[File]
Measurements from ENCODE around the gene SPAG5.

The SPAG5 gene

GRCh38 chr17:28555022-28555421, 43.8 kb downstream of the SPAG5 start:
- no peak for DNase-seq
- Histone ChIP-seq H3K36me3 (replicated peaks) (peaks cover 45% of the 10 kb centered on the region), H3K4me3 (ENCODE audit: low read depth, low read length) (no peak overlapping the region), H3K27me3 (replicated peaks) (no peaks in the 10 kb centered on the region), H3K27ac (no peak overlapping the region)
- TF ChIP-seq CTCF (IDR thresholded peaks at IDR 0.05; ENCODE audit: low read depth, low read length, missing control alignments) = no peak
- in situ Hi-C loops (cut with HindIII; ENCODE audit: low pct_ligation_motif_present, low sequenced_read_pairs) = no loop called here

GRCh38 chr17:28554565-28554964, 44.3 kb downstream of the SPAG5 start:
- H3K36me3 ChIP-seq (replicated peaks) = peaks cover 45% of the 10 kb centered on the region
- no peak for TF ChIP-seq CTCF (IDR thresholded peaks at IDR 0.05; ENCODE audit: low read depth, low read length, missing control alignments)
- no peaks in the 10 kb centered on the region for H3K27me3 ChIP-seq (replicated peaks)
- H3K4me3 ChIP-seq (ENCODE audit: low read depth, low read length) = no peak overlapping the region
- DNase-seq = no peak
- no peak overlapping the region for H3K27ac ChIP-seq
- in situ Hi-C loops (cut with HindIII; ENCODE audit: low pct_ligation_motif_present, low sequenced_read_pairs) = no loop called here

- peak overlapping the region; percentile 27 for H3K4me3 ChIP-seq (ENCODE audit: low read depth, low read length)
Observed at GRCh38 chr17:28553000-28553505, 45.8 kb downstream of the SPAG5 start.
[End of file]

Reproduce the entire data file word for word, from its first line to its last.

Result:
Measurements from ENCODE around the gene SPAG5.

The SPAG5 gene

GRCh38 chr17:28555022-28555421, 43.8 kb downstream of the SPAG5 start:
- no peak for DNase-seq
- Histone ChIP-seq H3K36me3 (replicated peaks) (peaks cover 45% of the 10 kb centered on the region), H3K4me3 (ENCODE audit: low read depth, low read length) (no peak overlapping the region), H3K27me3 (replicated peaks) (no peaks in the 10 kb centered on the region), H3K27ac (no peak overlapping the region)
- TF ChIP-seq CTCF (IDR thresholded peaks at IDR 0.05; ENCODE audit: low read depth, low read length, missing control alignments) = no peak
- in situ Hi-C loops (cut with HindIII; ENCODE audit: low pct_ligation_motif_present, low sequenced_read_pairs) = no loop called here

GRCh38 chr17:28554565-28554964, 44.3 kb downstream of the SPAG5 start:
- H3K36me3 ChIP-seq (replicated peaks) = peaks cover 45% of the 10 kb centered on the region
- no peak for TF ChIP-seq CTCF (IDR thresholded peaks at IDR 0.05; ENCODE audit: low read depth, low read length, missing control alignments)
- no peaks in the 10 kb centered on the region for H3K27me3 ChIP-seq (replicated peaks)
- H3K4me3 ChIP-seq (ENCODE audit: low read depth, low read length) = no peak overlapping the region
- DNase-seq = no peak
- no peak overlapping the region for H3K27ac ChIP-seq
- in situ Hi-C loops (cut with HindIII; ENCODE audit: low pct_ligation_motif_present, low sequenced_read_pairs) = no loop called here

- peak overlapping the region; percentile 27 for H3K4me3 ChIP-seq (ENCODE audit: low read depth, low read length)
Observed at GRCh38 chr17:28553000-28553505, 45.8 kb downstream of the SPAG5 start.